In Touch with Prairie Living
By Michael M. Miller
The Germans from Russia Heritage Collection at the NDSU Libraries in Fargo reaches out to prairie families and former Dakotans. In various ways, it affirms the heritage of the Germans from Russia as an important part of the northern plains culture. The September column is written by Carol Just Halverson, St. Louis Park, MN, and LaMoure, ND native.
Three Western Meadowlarks welcomed me as I crossed the North Dakota border. It was going to be a good trip to the Wishek Centennial! This leg of the journey would bring me full circle. In May, I walked the streets of my ancestral German villages in South Russia, today called Ukraine and Moldova. Now I was on my way in July to the most heavily populated German-Russian county in the Midwest, to a party marking 100 years since a village called Wishek was built by German farmers from Russia, who immigrated to uncultivated acreage in Dakota Territory.
While not my birthplace, I've visited Wishek, ND, many times. Going there always feels like a trip home. It's a place where many people look like they're related to me. If it's a lucky day, the freshly-made German sausage at Stan's Super Valu isn't sold out, Maggie's Cafe might have a piece of custard kuchen left, and by listening very closely, I might hear a few phrases of the old German dialect spoken among the townspeople.
How will Wishek seem different after my Ukraine and Moldovan experience, I wondered? After all, a few days into that journey I felt something I wasn't prepared for...a sense of homecoming. As if, it too, were my home. Matters not that it has been more than a century since my great-grandparents left South Russia. The Germans remaining there speak the same dialect, and share the same food and folk traditions of my North Dakota relatives. As I observed them, I was struck by other shared behaviors. I believe my North Dakota father and my Moldovan host, Theodor, would have been immediate friends, so similar is their communication style. Theodor's wife, Maria, so like the grandmother of my childhood, served freshly-baked bread with home-canned dill pickles. I was convinced I was home!
It was a sobering journey to walk the streets and visit the homes and churches of my ancestors. Many buildings still stand but are in ruins or disrepair. The Germans who built the once beautiful villages were forcibly moved from their homes, and those unable to emigrate to freedom have spent most of the last 50 years performing hard labor in the outer regions of the former Soviet Union. It is only in recent years that ethnic Germans have found their way back to the old German villages. Their stories of survival and testimonies of great courage gave new insight to my heritage. I now have a better understanding of the amazing fortitude and inner strength my ancestors possessed during the early pioneer years in South Russia and later Dakota Territory.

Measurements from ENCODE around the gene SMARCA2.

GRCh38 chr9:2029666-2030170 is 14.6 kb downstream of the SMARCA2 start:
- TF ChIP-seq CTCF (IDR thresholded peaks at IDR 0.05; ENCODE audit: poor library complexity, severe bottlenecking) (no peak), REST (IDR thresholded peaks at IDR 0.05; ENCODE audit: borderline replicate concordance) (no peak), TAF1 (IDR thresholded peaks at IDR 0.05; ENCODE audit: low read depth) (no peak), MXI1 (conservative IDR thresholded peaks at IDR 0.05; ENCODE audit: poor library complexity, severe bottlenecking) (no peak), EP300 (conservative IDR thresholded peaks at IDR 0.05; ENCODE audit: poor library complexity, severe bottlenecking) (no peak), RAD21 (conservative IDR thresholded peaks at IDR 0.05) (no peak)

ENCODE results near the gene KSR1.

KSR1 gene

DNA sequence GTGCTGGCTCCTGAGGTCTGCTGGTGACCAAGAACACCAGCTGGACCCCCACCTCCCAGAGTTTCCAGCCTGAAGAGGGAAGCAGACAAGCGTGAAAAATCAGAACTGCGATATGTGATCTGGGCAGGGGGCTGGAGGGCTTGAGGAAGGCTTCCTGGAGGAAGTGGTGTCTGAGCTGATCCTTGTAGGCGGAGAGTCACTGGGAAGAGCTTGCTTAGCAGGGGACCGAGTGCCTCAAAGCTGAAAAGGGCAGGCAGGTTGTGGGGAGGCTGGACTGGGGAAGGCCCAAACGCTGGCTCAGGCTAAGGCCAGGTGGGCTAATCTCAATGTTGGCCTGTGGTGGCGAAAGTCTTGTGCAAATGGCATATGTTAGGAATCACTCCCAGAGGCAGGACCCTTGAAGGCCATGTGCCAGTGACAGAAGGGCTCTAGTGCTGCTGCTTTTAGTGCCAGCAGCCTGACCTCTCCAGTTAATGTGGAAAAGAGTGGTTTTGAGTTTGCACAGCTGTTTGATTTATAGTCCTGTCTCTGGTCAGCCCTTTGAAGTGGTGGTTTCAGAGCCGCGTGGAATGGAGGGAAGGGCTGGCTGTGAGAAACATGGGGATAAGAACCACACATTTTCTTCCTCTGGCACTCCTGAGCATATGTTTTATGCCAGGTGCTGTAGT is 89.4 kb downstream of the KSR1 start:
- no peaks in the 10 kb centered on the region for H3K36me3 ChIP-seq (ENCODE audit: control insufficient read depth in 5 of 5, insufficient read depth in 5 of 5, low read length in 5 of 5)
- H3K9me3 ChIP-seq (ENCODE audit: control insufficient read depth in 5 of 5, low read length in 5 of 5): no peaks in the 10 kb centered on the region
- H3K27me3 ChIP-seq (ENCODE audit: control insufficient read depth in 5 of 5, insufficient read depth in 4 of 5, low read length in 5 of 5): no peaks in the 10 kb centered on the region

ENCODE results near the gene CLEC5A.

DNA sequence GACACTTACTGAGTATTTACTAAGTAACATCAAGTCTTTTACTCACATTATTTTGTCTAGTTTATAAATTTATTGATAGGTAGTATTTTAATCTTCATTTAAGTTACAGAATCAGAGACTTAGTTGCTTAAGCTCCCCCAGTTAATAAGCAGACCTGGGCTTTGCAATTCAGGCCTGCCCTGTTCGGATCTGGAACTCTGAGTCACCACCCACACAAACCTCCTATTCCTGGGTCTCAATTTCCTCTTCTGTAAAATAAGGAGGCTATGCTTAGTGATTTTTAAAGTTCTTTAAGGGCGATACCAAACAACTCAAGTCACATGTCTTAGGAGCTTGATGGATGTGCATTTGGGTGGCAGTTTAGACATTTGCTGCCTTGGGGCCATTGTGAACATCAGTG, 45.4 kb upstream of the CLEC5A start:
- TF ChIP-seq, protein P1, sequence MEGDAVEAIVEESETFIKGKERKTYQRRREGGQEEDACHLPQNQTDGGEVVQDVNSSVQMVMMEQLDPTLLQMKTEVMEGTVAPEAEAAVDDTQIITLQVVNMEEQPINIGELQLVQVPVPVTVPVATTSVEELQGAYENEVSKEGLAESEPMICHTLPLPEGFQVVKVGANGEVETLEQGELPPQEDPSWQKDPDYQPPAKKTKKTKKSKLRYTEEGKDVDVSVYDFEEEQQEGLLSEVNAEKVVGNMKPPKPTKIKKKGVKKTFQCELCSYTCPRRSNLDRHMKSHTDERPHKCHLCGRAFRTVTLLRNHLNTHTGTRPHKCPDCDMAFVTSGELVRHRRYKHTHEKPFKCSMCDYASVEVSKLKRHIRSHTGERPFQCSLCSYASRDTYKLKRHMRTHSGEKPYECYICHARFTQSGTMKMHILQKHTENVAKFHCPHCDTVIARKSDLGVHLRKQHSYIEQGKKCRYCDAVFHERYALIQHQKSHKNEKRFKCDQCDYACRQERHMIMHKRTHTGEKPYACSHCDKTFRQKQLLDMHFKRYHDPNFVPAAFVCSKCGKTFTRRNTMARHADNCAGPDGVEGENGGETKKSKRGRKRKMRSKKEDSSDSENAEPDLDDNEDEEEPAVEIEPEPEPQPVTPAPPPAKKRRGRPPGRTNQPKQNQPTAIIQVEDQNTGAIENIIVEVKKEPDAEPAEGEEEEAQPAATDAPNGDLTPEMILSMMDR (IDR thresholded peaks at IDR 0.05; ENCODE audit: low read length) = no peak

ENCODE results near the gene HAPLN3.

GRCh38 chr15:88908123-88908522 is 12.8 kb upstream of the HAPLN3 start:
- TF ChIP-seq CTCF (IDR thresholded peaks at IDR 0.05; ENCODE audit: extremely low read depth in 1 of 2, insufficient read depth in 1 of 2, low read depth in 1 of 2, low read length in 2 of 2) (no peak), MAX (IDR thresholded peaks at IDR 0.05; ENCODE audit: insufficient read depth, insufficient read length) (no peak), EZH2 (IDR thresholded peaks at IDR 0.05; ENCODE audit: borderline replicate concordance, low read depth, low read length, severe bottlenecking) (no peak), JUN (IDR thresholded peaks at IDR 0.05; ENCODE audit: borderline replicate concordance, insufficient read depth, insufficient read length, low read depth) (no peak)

Traveling to Wishek across the North Dakota prairie, I remembered how my American companions and I were struck by the Ukrainian and Moldovan landscape and it's unbelievable similarity to North Dakota and South Dakota. As Wishek native son, Homer Rudolf put it, "except for road signs in Russian, we could be in North Dakota. No wonder our ancestors adjusted so well in the new land."
Now it was time for that "new land" to put on a party. And such a party it was! License plates, representing nearly every state, brought thousands ready for a grand reunion. We were welcomed to a "birthday town" dressed in its Sunday best, eager to make it a memorable 4th of July weekend. A wagon train, parades, plays, speeches, dances, historical exhibits, choir and dance performances, balloon rides, farm machinery displays, a beautiful centennial mural on main street, old time threshing bee, and carnival: all provided something for everyone.
As I expected, the Ukraine and Moldovan experience colored everything I did and saw at this Centennial celebration, but I wasn't alone. "As I looked upon the crowds of people at the Centennial celebration, I saw a mental image of the crowded immigrant ships" said Ron Vossler, another Wishek native son who has twice visited his ancestral villages in Ukraine and Moldova. Vossler added, "Somehow I carry a little of Russia with me now, because I see everyone here in a broader historical perspective. No matter how Americanized we've become, I know that all our people came from the same time and place."
As for me, I enjoyed every moment of the party. Visiting old friends and making new ones, I ate my fill of sausage and kuchen, and danced a few polkas, too. Never far from my mind, however, was the lingering image of my great-grandparents saying farewell to their life on the Steppes of Russia and coming to Dakota Territory.
My visit this spring to Ukraine and Moldova was a long awaited journey. I've met the children of the ones who stayed behind in Russia, and their stories haunt me. With that experience shaping my thoughts, I celebrate with Wishek and every prairie town in America: for if the immigrants who plowed the vast prairie and built their rural towns had stayed in Russia, we would find ourselves wrapped in a completely different history.
For further information about the collection's resources, the fifth Journey to the Homeland Tour to Ukraine and Germany for May 18-31, 1999, and German-Russian heritage, contact Michael M. Miller, NDSU Libraries, PO Box 5599, Fargo, ND 58105-5599 (Tel: 701-231-8416; E-mail: Michael.Miller@ndsu.edu; GRHC website: http://library.ndsu.edu/grhc)